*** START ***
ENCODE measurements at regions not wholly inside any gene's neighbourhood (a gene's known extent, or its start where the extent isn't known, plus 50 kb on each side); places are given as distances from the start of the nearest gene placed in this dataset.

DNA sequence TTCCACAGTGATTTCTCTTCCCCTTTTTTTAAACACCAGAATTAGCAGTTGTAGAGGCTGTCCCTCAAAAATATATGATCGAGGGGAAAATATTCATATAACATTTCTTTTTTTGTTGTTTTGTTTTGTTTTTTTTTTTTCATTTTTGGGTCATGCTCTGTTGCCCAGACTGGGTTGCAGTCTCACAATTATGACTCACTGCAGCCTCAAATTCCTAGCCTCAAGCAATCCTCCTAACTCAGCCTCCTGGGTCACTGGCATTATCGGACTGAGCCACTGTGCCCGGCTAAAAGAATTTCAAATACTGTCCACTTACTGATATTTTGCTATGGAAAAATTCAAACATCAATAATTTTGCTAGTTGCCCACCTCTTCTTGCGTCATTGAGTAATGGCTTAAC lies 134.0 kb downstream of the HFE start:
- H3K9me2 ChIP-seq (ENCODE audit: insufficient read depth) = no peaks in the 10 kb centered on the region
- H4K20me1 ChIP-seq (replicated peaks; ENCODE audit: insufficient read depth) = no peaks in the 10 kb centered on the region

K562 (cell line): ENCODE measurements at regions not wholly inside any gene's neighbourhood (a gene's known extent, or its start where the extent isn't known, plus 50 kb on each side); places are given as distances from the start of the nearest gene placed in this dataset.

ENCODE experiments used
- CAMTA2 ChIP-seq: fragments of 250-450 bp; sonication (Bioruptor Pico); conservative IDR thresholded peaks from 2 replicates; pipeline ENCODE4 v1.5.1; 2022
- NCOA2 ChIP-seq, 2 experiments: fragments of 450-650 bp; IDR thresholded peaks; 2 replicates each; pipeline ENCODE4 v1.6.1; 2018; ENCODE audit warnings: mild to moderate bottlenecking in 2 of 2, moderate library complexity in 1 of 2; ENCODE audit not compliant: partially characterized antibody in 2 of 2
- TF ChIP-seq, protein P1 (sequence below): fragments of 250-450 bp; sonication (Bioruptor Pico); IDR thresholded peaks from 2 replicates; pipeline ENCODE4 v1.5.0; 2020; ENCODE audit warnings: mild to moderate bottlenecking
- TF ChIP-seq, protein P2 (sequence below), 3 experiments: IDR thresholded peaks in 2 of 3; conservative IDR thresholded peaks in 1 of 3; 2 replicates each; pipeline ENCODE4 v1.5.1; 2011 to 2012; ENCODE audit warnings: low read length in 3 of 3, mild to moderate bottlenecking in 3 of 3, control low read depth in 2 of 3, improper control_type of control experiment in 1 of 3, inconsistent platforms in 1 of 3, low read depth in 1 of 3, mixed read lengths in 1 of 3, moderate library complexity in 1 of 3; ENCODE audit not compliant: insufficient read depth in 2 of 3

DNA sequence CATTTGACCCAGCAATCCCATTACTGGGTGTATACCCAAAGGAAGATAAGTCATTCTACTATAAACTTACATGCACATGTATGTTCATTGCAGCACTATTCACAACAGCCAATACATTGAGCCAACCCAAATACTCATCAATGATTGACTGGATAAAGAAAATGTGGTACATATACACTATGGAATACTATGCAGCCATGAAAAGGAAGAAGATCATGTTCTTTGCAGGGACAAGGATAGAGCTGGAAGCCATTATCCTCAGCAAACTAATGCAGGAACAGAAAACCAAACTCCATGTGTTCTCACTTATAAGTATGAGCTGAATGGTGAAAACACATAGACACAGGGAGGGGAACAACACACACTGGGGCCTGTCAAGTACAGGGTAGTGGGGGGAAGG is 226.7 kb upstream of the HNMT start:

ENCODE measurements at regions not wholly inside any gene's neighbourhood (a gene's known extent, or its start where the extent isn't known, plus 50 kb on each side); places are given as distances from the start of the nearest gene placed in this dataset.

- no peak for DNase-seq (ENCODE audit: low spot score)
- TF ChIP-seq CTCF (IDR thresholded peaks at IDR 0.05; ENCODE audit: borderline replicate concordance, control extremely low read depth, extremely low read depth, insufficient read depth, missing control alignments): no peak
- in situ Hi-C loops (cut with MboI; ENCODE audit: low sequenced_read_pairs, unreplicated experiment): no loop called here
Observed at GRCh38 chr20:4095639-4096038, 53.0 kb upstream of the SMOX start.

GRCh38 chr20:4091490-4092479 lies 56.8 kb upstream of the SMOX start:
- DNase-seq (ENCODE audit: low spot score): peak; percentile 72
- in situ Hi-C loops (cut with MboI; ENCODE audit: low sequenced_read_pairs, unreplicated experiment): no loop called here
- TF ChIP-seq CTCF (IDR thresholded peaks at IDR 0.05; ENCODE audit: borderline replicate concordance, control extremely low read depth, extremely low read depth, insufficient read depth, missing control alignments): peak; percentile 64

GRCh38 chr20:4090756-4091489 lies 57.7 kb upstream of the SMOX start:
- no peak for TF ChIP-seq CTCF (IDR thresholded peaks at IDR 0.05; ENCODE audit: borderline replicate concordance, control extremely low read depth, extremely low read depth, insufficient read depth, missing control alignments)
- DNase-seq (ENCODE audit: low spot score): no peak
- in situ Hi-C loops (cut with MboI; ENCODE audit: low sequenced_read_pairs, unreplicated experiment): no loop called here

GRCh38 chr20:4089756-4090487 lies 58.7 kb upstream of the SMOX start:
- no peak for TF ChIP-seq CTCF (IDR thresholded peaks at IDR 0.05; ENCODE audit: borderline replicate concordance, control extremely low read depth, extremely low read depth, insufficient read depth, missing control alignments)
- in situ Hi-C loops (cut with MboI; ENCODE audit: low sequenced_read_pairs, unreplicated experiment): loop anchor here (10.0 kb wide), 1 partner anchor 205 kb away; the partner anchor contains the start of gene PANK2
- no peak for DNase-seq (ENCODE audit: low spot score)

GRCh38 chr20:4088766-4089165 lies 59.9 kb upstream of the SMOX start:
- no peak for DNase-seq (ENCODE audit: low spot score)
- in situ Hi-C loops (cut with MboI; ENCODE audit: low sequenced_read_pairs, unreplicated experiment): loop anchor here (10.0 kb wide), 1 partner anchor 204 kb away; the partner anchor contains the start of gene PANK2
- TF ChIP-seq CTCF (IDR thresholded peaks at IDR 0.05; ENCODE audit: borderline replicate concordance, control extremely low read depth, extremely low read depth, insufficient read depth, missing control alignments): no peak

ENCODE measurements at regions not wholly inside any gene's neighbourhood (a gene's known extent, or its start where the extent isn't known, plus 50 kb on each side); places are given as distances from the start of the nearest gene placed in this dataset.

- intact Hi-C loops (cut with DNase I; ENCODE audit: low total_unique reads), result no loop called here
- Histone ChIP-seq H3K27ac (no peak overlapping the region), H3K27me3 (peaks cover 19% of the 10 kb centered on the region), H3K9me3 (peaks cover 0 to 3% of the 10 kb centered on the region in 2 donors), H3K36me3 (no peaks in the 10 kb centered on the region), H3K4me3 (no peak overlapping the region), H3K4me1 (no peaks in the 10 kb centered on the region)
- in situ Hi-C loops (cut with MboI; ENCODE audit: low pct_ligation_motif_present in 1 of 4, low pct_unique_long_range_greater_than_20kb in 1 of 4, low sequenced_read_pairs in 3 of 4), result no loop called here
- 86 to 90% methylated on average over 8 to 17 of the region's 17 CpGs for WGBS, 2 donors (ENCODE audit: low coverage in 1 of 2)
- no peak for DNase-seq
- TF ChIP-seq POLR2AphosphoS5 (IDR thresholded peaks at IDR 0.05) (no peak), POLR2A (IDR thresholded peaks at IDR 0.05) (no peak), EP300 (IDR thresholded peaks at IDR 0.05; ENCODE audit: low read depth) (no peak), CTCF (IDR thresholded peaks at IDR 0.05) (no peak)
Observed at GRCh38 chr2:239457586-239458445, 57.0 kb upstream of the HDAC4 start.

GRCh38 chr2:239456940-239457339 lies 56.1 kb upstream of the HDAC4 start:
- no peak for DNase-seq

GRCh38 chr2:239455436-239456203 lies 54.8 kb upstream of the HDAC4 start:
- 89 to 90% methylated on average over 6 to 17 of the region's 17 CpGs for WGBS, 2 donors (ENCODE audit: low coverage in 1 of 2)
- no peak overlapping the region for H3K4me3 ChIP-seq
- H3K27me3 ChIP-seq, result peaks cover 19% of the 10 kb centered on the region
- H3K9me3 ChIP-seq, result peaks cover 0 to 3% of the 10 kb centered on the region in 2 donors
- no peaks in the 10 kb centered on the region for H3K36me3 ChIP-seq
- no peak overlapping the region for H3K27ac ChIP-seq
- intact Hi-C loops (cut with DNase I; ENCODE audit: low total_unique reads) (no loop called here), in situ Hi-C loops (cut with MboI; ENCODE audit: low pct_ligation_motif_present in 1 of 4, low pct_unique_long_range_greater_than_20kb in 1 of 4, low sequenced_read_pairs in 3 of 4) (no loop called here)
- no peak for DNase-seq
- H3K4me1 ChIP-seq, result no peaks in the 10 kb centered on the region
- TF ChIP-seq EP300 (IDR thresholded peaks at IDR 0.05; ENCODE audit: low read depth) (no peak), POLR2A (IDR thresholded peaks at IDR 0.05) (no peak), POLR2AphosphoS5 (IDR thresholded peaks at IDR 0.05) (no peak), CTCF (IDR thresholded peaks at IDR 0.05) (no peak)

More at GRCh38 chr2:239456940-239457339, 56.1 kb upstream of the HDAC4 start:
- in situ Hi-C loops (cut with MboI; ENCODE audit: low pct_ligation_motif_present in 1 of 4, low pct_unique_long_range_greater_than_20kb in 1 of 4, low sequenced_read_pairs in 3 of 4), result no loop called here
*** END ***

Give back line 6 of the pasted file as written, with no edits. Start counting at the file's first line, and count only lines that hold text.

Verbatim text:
ENCODE experiments used